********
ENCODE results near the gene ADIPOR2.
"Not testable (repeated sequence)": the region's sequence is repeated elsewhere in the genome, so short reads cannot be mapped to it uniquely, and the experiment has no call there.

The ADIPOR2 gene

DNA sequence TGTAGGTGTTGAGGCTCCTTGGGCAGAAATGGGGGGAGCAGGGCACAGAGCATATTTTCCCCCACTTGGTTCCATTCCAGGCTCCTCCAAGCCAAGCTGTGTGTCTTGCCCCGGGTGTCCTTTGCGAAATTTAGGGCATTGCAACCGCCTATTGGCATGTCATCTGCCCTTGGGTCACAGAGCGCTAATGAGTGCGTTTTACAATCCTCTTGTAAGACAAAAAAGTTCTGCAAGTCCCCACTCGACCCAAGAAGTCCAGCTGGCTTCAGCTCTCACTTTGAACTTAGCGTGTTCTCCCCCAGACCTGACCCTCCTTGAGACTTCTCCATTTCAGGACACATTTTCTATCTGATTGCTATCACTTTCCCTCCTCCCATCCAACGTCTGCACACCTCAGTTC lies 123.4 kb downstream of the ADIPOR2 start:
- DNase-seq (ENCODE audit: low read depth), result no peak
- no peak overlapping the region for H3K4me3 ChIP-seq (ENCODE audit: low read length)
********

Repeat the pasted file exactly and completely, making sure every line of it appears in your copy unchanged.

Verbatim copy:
ENCODE results near the gene ADIPOR2.
"Not testable (repeated sequence)": the region's sequence is repeated elsewhere in the genome, so short reads cannot be mapped to it uniquely, and the experiment has no call there.

The ADIPOR2 gene

DNA sequence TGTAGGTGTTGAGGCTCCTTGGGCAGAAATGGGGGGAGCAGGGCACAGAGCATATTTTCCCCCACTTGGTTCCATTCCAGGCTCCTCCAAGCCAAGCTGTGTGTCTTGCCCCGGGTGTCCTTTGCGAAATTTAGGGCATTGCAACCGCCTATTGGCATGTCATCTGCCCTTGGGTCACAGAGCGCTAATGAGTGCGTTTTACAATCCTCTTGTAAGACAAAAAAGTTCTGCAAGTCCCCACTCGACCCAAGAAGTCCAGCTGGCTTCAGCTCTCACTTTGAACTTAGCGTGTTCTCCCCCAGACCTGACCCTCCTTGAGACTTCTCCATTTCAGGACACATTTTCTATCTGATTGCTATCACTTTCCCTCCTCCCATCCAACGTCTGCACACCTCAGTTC lies 123.4 kb downstream of the ADIPOR2 start:
- DNase-seq (ENCODE audit: low read depth), result no peak
- no peak overlapping the region for H3K4me3 ChIP-seq (ENCODE audit: low read length)